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Palestinian factions hold key talks

CAIRO — The Palestinian factions on Tuesday discussed the implementation of a reconciliation deal in Cairo but put off any decisions on the key issues of security and an interim government until next year.

“This meeting has one aim: to put in place mechanisms for ending Palestinian division,” said Azzam al-Ahmed, head of the Fatah delegation at the talks, facilitated by Egypt’s intelligence service.

On the agenda were questions on key issues such as forming a caretaker Cabinet, security, parliamentary and presidential elections, and reforming the Palestine Liberation Organization (PLO).

“Today’s meeting will reach agreement over the formation of a Palestinian electoral committee, which will prepare for elections,” Mr. al-Ahmed said.

Izzat al-Rishq, a senior official from the Hamas delegation, said he hoped the parties would make progress on the release of political prisoners held by both sides.

Officials from the rival Fatah and Hamas movements have been holding talks in Cairo since Sunday to discuss implementing a landmark reconciliation deal that was signed in May but has not got off the ground.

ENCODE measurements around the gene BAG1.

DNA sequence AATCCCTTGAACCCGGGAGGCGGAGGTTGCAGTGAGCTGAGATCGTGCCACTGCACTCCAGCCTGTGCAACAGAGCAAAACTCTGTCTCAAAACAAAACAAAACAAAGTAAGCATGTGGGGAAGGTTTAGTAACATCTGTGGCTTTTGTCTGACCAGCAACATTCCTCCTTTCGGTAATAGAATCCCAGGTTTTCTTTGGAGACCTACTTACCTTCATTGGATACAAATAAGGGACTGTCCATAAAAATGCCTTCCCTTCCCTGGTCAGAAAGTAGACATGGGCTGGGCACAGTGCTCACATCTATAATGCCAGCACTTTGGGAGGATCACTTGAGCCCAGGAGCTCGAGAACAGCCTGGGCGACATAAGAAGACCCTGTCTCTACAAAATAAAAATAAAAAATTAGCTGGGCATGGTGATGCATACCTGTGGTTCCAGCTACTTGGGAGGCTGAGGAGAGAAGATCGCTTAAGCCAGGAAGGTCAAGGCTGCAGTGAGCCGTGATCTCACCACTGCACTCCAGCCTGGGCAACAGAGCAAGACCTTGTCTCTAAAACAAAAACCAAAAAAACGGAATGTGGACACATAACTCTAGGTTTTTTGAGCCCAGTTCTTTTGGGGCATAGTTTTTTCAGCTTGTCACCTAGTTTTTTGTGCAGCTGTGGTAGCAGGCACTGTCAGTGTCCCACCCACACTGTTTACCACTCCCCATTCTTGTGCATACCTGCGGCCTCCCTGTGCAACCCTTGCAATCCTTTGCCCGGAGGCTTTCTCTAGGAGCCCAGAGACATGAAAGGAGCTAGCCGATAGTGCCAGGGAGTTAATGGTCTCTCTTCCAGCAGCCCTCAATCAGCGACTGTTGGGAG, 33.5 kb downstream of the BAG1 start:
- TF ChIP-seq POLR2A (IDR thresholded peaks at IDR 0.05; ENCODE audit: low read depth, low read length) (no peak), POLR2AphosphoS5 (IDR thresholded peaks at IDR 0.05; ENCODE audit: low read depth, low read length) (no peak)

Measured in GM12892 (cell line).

On Thursday, Palestinian President Mahmoud Abbas of Fatah will preside over a meeting of the PLO Commission, a body set up in 2005 to examine ways of reforming the organization.

All the faction leaders belong to the PLO Commission, and Thursday’s meeting is to be attended by Hamas leader Khaled Meshaal and Islamic Jihad head Ramadan Shallah.

Neither faction belongs to the PLO, but discussions are under way to restructure the body to let them join.

Both Mr. Meshaal and Mr. Abbas were expected in Cairo on Wednesday, officials said.


Council creates fund for Jordan, Morocco

RIYADH — Persian Gulf states announced Tuesday a $5 billion fund for development plans in Jordan and Morocco, without saying whether either nation would join the alliance of oil-rich monarchies.

The Gulf Cooperation Council has “decided to create a Gulf development fund which begins by providing support to development projects in the Kingdom of Jordan and the Kingdom of Morocco worth $2.5 billion for each,” the GCC said in statement.

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